Figure 13. Comparison of simulation results of the proposed model with a more detailed model . Top: Characteristic curve for non-PTS substrates. Solid line: Simulation of a batch experiment. (Figure 5 in the supplement in ). Values for the second growth phase, that is, growth on lactose are plotted. Dashed line: Simulation of a continuous fermentation with different values of the dilution rate with the model in . Dotted line: Results with the proposed model. Middle: Characteristic curve for PTS substrates. Dashed line: Simulation of a continuous fermentation with different values of the dilution rate with the model in . Dotted line: Results with the proposed model. Bottom: Characteristic curve to describe the relationship between the degree of phosphorylation of EIIACrr and the rate of protein synthesis. Dashed line: Simulation of a continuous fermentation with different values of the dilution rate with the model in . Dotted line: Results with the proposed model.
The paper presents evidence that a sensitive metabolic regulation at the PEP/pyruvate node results in a relationship between the phosphorylation state of EIIACrr, an element of the sensory system PTS, and the specific growth rate μ. Under a variety of experimental conditions with a wild type strain and a mutant strain this relationship could be verified over a broad range of the growth rates, revealing the signaling and kinetic characteristics of the sensor. For the analysis of the system, a mathematical model with a small number of state variables (Table 1) was set up and based on an initial set of experimental data, model predictions were performed.
Table 1. Summary of the state variables of the model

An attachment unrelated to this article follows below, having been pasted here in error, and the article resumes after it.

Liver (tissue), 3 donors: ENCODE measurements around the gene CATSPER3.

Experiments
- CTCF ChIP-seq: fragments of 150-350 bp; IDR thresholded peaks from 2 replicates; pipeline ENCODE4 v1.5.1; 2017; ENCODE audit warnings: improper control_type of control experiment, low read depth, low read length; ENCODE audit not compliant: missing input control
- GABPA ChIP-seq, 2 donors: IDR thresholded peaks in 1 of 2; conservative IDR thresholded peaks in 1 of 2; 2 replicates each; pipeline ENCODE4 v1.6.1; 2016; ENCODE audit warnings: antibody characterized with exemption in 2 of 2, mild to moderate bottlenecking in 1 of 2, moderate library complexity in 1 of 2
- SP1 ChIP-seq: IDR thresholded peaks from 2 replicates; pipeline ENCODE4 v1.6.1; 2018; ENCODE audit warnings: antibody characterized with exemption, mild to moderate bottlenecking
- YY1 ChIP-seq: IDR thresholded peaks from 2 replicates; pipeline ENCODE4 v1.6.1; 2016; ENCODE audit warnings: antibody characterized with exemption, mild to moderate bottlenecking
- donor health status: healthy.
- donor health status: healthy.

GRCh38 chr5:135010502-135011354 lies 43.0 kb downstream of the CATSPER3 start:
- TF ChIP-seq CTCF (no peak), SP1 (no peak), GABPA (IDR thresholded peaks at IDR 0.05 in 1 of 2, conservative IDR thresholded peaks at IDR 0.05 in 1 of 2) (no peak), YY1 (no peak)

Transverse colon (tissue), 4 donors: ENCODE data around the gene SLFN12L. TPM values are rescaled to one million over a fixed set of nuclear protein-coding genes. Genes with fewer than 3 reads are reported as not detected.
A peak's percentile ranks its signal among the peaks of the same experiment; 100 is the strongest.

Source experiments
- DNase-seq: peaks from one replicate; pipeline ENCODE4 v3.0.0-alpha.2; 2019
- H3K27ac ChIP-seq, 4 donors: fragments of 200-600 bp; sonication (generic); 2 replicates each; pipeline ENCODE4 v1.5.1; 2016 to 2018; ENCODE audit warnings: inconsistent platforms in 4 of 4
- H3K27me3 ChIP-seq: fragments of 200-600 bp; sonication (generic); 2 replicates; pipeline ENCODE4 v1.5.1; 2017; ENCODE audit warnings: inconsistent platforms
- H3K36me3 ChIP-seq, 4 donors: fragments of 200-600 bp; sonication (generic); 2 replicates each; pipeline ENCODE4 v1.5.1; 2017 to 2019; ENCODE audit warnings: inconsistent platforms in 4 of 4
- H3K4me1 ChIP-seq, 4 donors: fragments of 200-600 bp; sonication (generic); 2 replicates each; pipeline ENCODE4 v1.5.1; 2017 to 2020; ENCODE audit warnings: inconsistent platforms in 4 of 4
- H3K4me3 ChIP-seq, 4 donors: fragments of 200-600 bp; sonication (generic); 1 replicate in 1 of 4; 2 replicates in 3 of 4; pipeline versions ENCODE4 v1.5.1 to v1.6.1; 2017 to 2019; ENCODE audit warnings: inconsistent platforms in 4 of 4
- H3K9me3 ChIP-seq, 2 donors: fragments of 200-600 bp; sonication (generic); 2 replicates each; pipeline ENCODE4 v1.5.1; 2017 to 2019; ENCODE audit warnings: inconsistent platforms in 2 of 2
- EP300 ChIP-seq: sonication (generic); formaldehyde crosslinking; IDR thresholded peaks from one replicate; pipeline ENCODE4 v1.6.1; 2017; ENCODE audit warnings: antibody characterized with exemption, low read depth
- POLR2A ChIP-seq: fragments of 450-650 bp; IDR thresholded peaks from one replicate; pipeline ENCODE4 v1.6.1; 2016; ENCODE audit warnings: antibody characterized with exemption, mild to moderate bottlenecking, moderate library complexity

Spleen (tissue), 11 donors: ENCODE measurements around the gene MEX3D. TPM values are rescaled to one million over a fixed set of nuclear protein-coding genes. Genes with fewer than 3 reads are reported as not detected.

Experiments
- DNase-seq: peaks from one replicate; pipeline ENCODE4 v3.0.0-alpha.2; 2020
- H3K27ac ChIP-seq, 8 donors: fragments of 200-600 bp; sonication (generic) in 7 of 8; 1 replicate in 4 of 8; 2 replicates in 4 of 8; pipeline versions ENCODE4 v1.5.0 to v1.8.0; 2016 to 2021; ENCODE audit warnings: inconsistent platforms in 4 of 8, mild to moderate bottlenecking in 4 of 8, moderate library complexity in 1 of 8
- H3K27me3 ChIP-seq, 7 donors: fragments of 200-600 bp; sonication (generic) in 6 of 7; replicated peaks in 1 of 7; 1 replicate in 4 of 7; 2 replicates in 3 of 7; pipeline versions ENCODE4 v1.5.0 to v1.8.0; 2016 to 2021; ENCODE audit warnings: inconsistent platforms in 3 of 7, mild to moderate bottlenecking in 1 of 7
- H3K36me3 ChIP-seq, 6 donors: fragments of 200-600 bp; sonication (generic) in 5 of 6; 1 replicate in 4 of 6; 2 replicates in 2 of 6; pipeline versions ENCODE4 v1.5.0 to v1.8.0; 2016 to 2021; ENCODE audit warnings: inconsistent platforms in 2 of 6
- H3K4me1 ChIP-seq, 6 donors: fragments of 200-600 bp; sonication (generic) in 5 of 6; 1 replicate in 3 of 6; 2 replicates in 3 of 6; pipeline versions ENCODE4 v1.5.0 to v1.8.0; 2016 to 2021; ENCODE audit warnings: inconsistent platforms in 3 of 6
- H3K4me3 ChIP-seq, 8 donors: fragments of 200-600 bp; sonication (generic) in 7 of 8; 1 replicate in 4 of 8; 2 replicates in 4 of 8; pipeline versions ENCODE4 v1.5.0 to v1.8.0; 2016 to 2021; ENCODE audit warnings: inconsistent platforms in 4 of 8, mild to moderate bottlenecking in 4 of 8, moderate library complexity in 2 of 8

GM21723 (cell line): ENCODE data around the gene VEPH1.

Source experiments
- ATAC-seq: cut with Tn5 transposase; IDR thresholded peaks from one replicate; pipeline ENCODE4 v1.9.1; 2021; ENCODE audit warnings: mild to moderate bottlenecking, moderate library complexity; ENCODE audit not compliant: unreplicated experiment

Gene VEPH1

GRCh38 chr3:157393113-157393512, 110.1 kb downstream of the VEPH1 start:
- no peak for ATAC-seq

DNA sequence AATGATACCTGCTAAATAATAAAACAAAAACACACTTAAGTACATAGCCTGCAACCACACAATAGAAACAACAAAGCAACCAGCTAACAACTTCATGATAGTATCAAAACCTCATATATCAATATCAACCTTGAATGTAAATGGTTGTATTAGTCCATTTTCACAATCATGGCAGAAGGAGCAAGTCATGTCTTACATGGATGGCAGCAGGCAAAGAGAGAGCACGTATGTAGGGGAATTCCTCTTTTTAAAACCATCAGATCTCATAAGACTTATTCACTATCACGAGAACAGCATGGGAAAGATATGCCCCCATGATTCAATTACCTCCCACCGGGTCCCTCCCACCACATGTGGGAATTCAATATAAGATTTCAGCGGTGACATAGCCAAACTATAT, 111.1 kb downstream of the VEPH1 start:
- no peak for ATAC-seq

Several kinetic properties determine the degree of phosphorylation of the PTS protein EIIACrr. According to this study, the choice of the rate law for the pyruvate kinase is the most important one. While all other kinetic rate laws can be described with simple mass action rate laws, the pyruvate kinase has to be described with a power law kinetics. However, this choice is only true for a certain set of experimental conditions; considering only growth of the wild type on glucose, a simple rate law, as suggested by , is capable to describe experimental data. Based on a systems biology approach that considers different operational modi of the system and a directed stimulation of the system with respect to these modi, the present study shows that the simple rate law is not longer able to describe all experimental data. The core model comprises four reactions for glycolysis, pyruvate kinase, PTS, and drain to monomers. Parameters were determined by fitting experimental data from a wild type strain and a PtsG mutant strain. To deconstruct the results, a robustness analysis was performed that ranks the parameters according to the influence on the degree of phosphorylation of EIIACrr in dependence on the growth rate. As expected, the biggest influence for both operational modi shows parameter n, that represents the influence of the feed-forward control of glucose 6-phosphate on pyruvate kinase. Furthermore, the overall concentration X0 of enzyme EIIACrr has a big influence while the concentration of the other enzymes represented by kgly, kpyk, and kpdh is moderate and comparable to the influence of the remaining kinetic parameters kpts and Kpts.